What are Self Tapping Screws

As a professional or a DIYer, if you are on the lookout for fasteners to binding together layers of some material together, especially those of sheet metal, you are likely to run into a type of screws, called self tapping screws.

A self-tapping screw is essentially a fastener that is used to secure a wide range of materials, especially metal. This screw cuts its own thread as it penetrates the concerned material. A small hole is created in the material and the threads fit into it with tight friction across them. As a result, there is minimal vibration loosening and the parts of the material can be opened up if needed.

In our guide below, we will go over everything that you should be aware of regarding the self-tapping screws, including their uses, types, and more. So, let’s get started!

What are Self Tapping Screws Used For

What are Self Tapping Screws

Self-tapping Screws are basically one of the types of tapping screws, besides Self-Drilling and Self-Piercing Screws.

Self-Tapping Screws primarily have application for thin gauge sheet metal. Apart from that, they are used to secure materials, such as plastic, wood, and brick.

One example of the use of self-tapping screws for woodworking is when you disassemble and reassemble furniture, as self-tapping screws reposition themselves into the same threads from which they have been taken out.

Types of Self Tapping Screws

There are two types of self-tapping screws, namely Thread-forming and Thread-tapping. The former is used for softer materials, like plastic, whereas the latter is mainly used for much harder materials, like metal.

Thread-Forming Screws

These screws come with flat ends so before you can use these screws, you will need to drill a pilot hole into the desired material, which, in this case, is most likely to be plastic.

These screws grip the material tightly due to their design. However, avoid overtightening of these screws as they can cause the material to break.

Thread-Tapping Screws

To use these screws, there is no need for a pilot hole, but you can drill one for your convenience. If you do go with drilling a pilot hole, make sure that it is smaller than the diameter of the thread-tapping screw.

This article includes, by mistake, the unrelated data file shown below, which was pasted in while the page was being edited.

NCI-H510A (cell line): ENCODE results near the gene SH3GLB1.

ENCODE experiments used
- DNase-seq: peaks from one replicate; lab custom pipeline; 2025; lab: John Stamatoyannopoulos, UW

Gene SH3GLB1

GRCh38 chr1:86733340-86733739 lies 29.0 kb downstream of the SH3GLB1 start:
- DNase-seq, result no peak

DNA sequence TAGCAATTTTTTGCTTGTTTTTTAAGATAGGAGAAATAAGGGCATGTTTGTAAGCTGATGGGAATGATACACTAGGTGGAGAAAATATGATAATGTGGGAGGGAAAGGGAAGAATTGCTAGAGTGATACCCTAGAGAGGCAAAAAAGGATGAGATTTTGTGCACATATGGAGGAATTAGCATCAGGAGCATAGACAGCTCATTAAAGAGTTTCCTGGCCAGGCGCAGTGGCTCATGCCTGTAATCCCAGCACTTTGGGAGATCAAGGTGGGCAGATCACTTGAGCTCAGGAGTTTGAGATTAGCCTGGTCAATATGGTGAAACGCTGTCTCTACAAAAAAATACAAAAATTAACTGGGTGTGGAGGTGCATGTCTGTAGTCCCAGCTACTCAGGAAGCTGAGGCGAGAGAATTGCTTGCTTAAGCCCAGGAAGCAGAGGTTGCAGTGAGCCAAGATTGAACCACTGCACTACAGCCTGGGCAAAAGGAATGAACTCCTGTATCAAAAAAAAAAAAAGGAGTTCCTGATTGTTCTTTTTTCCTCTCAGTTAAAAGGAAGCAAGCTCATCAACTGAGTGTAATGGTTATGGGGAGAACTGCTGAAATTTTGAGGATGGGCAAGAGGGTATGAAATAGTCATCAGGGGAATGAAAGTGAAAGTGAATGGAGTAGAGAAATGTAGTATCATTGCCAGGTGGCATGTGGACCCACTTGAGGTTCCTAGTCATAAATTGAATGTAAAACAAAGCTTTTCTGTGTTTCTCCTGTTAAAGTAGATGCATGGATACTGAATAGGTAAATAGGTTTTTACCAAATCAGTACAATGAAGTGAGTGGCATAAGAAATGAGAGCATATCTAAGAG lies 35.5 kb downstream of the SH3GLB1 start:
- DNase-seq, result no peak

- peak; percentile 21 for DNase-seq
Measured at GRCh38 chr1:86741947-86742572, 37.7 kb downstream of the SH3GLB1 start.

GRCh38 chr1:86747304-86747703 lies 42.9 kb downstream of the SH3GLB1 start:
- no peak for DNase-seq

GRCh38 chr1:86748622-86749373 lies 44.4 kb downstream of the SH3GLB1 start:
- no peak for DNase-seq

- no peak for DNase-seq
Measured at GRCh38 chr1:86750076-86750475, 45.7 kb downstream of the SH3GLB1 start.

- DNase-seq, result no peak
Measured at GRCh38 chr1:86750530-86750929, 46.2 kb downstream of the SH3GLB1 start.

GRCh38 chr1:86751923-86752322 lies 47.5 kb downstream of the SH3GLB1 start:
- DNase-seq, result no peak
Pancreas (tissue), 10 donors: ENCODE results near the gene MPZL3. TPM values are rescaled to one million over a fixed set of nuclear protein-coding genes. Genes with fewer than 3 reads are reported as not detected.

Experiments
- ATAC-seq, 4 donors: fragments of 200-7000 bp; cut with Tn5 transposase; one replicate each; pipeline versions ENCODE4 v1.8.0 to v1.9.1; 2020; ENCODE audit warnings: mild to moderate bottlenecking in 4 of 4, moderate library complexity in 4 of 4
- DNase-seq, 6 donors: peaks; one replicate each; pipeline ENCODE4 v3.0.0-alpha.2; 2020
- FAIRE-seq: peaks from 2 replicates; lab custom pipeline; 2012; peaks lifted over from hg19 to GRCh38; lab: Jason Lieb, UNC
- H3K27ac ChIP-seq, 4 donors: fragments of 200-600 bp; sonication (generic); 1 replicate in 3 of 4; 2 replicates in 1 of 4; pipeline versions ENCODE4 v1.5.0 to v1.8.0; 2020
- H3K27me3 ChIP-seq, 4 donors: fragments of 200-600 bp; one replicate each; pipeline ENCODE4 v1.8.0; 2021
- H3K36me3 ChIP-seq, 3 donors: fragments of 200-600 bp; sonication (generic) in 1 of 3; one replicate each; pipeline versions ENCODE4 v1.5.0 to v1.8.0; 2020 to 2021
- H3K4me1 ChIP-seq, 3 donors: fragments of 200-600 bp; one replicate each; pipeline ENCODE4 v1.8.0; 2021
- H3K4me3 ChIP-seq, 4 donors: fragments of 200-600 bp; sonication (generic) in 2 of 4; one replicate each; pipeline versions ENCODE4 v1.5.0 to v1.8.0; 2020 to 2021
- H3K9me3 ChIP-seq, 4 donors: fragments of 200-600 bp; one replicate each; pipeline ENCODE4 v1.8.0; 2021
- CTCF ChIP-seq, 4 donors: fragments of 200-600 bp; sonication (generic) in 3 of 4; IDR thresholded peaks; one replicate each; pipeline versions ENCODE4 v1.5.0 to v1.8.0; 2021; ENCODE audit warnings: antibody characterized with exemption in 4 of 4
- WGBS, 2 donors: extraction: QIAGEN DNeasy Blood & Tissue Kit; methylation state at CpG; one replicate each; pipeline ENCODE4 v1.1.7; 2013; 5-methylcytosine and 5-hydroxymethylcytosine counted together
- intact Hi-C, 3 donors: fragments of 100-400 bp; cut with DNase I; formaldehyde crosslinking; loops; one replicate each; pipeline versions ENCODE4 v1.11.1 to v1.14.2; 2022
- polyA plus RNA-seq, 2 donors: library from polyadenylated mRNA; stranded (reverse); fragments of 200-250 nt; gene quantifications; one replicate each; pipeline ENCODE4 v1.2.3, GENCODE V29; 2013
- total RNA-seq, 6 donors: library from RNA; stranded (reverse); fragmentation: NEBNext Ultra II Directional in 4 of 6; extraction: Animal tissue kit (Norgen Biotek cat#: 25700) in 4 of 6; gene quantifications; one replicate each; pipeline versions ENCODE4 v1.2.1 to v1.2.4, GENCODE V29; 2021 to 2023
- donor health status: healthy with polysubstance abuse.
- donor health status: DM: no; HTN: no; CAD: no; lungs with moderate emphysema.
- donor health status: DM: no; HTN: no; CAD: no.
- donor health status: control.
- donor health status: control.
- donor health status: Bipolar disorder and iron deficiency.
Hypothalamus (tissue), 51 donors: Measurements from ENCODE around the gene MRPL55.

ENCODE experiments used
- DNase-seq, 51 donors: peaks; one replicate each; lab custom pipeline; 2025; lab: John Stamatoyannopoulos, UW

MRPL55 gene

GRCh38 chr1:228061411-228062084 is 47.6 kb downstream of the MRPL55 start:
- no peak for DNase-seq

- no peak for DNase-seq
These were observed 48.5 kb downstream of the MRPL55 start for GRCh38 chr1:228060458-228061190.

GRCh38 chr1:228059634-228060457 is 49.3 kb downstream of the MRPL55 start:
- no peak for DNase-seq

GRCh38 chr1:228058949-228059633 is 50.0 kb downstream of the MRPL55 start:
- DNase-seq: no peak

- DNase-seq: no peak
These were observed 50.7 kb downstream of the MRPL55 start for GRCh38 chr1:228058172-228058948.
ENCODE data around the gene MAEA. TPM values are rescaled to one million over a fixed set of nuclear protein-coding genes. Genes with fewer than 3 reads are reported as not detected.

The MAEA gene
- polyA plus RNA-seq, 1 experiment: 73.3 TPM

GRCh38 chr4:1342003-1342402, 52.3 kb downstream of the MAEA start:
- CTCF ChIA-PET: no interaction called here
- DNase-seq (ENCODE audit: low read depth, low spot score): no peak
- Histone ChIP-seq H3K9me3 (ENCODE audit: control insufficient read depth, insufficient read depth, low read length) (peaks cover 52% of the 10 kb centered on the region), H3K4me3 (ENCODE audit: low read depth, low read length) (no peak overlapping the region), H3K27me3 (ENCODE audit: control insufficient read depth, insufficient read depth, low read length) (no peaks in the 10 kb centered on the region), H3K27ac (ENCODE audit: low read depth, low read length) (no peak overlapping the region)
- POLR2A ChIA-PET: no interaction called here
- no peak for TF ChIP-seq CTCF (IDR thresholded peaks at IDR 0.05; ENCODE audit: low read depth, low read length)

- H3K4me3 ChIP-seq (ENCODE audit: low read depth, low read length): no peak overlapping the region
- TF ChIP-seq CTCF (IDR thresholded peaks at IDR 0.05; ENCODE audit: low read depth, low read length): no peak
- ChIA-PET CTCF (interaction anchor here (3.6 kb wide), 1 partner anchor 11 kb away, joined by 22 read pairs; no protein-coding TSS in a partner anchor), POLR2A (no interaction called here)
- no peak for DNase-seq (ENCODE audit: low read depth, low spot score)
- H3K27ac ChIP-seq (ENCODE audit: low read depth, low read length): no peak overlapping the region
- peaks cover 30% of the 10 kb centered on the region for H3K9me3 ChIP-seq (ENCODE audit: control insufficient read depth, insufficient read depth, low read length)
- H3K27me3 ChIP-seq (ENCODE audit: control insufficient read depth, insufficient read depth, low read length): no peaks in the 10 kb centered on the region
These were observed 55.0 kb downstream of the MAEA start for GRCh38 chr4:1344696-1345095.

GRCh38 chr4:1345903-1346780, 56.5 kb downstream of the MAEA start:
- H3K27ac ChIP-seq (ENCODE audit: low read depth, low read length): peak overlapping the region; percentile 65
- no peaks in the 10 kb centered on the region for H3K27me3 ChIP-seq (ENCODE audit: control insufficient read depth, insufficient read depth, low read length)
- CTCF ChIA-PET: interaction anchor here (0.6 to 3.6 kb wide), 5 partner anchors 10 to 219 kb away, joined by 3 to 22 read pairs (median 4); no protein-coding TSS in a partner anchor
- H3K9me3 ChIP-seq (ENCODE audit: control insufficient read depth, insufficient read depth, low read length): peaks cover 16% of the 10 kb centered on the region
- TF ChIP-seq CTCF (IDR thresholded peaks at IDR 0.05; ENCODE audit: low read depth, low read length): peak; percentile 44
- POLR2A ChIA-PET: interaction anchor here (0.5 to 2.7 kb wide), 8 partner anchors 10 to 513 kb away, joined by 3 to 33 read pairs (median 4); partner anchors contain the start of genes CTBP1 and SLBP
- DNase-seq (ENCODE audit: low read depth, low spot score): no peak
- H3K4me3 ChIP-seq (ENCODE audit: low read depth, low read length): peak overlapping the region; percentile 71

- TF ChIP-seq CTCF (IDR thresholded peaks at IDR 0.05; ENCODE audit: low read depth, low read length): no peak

The downside of using these screws is that, when removed, they can cause stripped threads.

How to Use Self Tapping Screws

Self Tapping Screws

Below, we have streamlined the use of self-tapping screws in three steps:

Required Supplies

  • Self-tapping screws
  • A powerful drill
  • An appropriate drill it
  • Phillips / Flathead screwdriver

Step 1: Make a Pilot Hole

Before you use self-tapping screws, it is recommended that you drill a pilot hole in the material you are dealing with, in order to make sure that the screw goes in smoothly and is positioned the right way.

When drilling a pilot hole, be sure to use a drill bit that is smaller than the self-tapping screw. Otherwise, the hole will be too large and the threads of the screw won’t have anything to fit into.

Step 2: Screw in the Self Tapping Screw

Having drilled the pilot hole, position the screw straight into the hole and use a Philips or a flat head screwdriver (as suited to your particular screw) to screw it in place.

Remember that if the screw goes in twisted, the head of the screw could strip.

Step 3: Tighten the Screw

Finally, with the self-tapping screw in place, tighten the screw until it does not turn anymore. Overtightening of the screw could result in the stripping of the screw threads.

Self-Drilling Screws vs Self Tapping Screws


As mentioned before, apart from self-tapping screws, there are two other types of tapping screws. The ones with which self-tapping screws are often compared are self-drilling screws.

While self-tapping screws possess a flat or sharp tip, a self-drilling screw only has a sharp, piercing tip, which allows it to drill into softer materials, such as plastic and wood, as well as harder ones, such as metal, meaning that it does not require a pilot hole.

The self-drilling also forms its own mating threads in a single operation. The self-drilling tools save up your time as well as a lot of effort.

On the other hand, the advantage of self-tapping screws also referred to as sheet metal screws, is that they do not get stuck into a material and break. Also, they are much cheaper than their self-drilling counterpart.

Frequently Asked Questions

Tapping Screws

Are All Wood Screws Self Tapping?

No, but many of the wood screws are self-tapping. The wood screws tap their own threads into the wood.

Do You Need a Drill for Self Tapping Screws?

No, you can insert a self-tapping screw into the desired material using a screwdriver. However, it is recommended that you drill a pilot hole before tightening the screw.

Can You Use Self Tapping Screws in Aluminum?

Yes, it can be used to fasten a variety of metals together, including Aluminum.

How Much Weight Can a Self Tapping Screw Hold?

Normally, a self-tapping screw can hold around 80-100 pounds of weight. It is, however, governed by various factors, including the type of screw threads, screw quality, screw insertion angle, screw length, and the forces acting on the screw.



And there you have it – a complete guide on everything you should be aware of, regarding self-tapping screws.

To reiterate, self-tapping screws are fasteners, that can secure together with a range of materials. It has two types; Thread-forming and Thread-tapping. The type you use depends upon the type of material that you are dealing with. Whichever one you use, however, do not overtighten it. Else, you could damage the material as well as the screw threads.

Liam Weissman

Hello and welcome to PowerToolGenius! My name is Liam and for the last 9 years, I have worked extensively with various power tools and accessories. I have tested hundreds of different brands and models and understand the industry extensively and have been working with tools my entire life!

Recent Posts